Scientists pooled the results of 26 previous studies and discovered that people with the disease, which affects 250,000 Scots, were 50% to 80% more likely than non-sufferers to become physically disabled.
The previous picture was unclear, with some studies showing there was no association and others showing there was a doubling of risk.
No distinction was made between the two different forms of diabetes, type 1 and type 2, which is much more common.
However, the majority of studies involved older people over the age of 65, who are most likely to have type 2.
Disability was defined as impaired mobility and the inability to perform normal activities such as bathing, eating, shopping or using transport.
The findings are reported in the journal The Lancet Diabetes & Endocrinology. Dr Anna Peeters, from the Baker IDI Heart and Diabetes Institute in Melbourne, Australia, who led the research, said: "The reasons why diabetes is associated with physical disability are still unclear, although several mechanisms have been suggested.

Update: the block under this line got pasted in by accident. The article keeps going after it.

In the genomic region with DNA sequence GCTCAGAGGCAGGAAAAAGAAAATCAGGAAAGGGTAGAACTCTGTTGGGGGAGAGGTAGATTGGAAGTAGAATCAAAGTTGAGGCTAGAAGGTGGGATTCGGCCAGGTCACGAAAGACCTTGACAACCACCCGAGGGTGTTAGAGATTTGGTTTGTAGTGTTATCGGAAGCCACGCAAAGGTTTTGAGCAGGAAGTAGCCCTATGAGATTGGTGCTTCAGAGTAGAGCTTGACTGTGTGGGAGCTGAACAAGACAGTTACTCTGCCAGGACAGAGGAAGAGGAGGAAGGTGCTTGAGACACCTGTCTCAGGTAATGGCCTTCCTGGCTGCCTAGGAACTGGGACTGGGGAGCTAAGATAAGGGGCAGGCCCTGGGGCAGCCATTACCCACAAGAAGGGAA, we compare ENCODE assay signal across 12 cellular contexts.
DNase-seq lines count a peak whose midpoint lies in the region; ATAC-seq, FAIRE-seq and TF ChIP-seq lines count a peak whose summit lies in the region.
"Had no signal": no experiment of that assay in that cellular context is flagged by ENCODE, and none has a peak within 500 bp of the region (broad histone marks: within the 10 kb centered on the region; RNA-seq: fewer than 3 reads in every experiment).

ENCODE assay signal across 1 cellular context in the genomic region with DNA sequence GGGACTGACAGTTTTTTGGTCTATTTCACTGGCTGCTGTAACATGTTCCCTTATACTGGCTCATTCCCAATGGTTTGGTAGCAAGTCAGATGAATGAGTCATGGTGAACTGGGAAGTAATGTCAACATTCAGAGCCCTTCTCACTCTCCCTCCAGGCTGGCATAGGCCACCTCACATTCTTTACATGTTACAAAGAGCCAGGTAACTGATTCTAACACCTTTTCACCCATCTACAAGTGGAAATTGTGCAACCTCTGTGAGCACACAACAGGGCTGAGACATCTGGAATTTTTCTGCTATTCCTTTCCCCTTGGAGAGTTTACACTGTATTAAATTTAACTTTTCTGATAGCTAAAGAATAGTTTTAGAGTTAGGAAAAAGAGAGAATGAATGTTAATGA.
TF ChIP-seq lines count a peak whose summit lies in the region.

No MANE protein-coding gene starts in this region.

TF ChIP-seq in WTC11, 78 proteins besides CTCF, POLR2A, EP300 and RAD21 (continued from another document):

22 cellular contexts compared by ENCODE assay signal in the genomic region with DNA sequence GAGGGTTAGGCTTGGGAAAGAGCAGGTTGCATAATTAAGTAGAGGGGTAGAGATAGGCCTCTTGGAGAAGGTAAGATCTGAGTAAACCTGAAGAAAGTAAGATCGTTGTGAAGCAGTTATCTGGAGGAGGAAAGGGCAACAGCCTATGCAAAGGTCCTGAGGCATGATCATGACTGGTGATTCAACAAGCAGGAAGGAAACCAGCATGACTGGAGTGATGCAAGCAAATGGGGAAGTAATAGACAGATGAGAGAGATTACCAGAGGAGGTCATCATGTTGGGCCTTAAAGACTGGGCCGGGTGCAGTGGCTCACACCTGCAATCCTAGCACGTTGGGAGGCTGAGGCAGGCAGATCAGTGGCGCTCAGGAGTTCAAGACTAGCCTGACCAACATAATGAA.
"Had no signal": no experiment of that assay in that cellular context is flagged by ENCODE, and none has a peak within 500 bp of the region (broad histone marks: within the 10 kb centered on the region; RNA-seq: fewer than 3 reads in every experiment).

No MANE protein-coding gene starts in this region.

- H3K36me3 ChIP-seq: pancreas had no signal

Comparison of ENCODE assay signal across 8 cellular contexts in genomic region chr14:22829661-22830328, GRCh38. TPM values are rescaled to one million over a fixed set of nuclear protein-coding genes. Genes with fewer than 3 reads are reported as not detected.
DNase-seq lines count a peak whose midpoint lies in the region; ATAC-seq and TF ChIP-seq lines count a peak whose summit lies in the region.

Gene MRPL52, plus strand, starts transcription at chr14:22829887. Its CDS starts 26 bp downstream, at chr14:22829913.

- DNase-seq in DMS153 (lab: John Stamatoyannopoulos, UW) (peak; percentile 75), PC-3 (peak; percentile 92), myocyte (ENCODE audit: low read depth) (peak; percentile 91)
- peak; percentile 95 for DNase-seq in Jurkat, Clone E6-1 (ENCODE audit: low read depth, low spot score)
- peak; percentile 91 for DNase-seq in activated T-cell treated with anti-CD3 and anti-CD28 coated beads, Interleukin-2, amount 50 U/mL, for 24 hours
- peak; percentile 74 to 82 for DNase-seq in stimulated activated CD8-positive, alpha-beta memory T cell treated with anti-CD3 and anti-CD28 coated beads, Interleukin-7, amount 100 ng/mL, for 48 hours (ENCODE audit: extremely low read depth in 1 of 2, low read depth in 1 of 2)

"It's possible that the high blood glucose concentrations experienced by people with diabetes might lead to chronic muscle inflammation, eventually resulting in physical disability, and some studies have shown that diabetes is associated with rapid and worsening muscle wasting.
"The complications associated with diabetes, such as heart disease, stroke, and kidney disease, can all result in disability.
"As the world's population ages, and diabetes becomes more common, it seems clear that we will see an increased need for disability-related health resources, which health systems around the world need to be prepared for."